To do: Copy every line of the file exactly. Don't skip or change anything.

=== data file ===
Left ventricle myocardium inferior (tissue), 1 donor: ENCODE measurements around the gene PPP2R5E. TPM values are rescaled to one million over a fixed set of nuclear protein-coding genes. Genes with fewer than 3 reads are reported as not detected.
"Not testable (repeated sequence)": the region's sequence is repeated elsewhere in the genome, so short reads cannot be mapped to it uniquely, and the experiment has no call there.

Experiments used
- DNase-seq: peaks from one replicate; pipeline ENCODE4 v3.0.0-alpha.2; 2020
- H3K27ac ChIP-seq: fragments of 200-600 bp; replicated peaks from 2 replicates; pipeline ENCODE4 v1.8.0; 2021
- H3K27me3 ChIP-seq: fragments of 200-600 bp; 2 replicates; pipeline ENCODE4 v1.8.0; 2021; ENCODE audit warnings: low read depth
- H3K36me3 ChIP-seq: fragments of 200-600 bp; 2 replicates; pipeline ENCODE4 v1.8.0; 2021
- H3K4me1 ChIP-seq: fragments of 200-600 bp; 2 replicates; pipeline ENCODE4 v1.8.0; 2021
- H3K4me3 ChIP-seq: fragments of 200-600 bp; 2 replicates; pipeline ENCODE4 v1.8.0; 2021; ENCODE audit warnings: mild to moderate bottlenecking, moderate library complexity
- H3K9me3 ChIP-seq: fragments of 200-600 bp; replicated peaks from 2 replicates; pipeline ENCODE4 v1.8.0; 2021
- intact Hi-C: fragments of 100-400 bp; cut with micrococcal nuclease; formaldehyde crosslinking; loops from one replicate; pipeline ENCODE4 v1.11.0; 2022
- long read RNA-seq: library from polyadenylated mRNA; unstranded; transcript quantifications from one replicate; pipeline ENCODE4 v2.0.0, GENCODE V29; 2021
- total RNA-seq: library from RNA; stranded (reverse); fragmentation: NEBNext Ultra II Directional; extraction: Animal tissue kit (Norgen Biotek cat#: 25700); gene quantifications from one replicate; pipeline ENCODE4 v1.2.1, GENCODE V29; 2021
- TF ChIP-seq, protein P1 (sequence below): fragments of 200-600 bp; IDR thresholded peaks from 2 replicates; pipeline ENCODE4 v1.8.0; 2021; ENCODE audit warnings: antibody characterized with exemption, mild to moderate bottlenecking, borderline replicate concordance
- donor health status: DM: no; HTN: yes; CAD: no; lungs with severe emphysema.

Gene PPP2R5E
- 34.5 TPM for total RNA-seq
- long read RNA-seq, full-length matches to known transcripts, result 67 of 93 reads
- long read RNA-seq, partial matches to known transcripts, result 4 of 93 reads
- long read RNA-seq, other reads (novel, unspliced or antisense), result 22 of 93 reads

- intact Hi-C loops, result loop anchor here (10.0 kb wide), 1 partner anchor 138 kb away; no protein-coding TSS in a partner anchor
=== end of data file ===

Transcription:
Left ventricle myocardium inferior (tissue), 1 donor: ENCODE measurements around the gene PPP2R5E. TPM values are rescaled to one million over a fixed set of nuclear protein-coding genes. Genes with fewer than 3 reads are reported as not detected.
"Not testable (repeated sequence)": the region's sequence is repeated elsewhere in the genome, so short reads cannot be mapped to it uniquely, and the experiment has no call there.

Experiments used
- DNase-seq: peaks from one replicate; pipeline ENCODE4 v3.0.0-alpha.2; 2020
- H3K27ac ChIP-seq: fragments of 200-600 bp; replicated peaks from 2 replicates; pipeline ENCODE4 v1.8.0; 2021
- H3K27me3 ChIP-seq: fragments of 200-600 bp; 2 replicates; pipeline ENCODE4 v1.8.0; 2021; ENCODE audit warnings: low read depth
- H3K36me3 ChIP-seq: fragments of 200-600 bp; 2 replicates; pipeline ENCODE4 v1.8.0; 2021
- H3K4me1 ChIP-seq: fragments of 200-600 bp; 2 replicates; pipeline ENCODE4 v1.8.0; 2021
- H3K4me3 ChIP-seq: fragments of 200-600 bp; 2 replicates; pipeline ENCODE4 v1.8.0; 2021; ENCODE audit warnings: mild to moderate bottlenecking, moderate library complexity
- H3K9me3 ChIP-seq: fragments of 200-600 bp; replicated peaks from 2 replicates; pipeline ENCODE4 v1.8.0; 2021
- intact Hi-C: fragments of 100-400 bp; cut with micrococcal nuclease; formaldehyde crosslinking; loops from one replicate; pipeline ENCODE4 v1.11.0; 2022
- long read RNA-seq: library from polyadenylated mRNA; unstranded; transcript quantifications from one replicate; pipeline ENCODE4 v2.0.0, GENCODE V29; 2021
- total RNA-seq: library from RNA; stranded (reverse); fragmentation: NEBNext Ultra II Directional; extraction: Animal tissue kit (Norgen Biotek cat#: 25700); gene quantifications from one replicate; pipeline ENCODE4 v1.2.1, GENCODE V29; 2021
- TF ChIP-seq, protein P1 (sequence below): fragments of 200-600 bp; IDR thresholded peaks from 2 replicates; pipeline ENCODE4 v1.8.0; 2021; ENCODE audit warnings: antibody characterized with exemption, mild to moderate bottlenecking, borderline replicate concordance
- donor health status: DM: no; HTN: yes; CAD: no; lungs with severe emphysema.

Gene PPP2R5E
- 34.5 TPM for total RNA-seq
- long read RNA-seq, full-length matches to known transcripts, result 67 of 93 reads
- long read RNA-seq, partial matches to known transcripts, result 4 of 93 reads
- long read RNA-seq, other reads (novel, unspliced or antisense), result 22 of 93 reads

- intact Hi-C loops, result loop anchor here (10.0 kb wide), 1 partner anchor 138 kb away; no protein-coding TSS in a partner anchor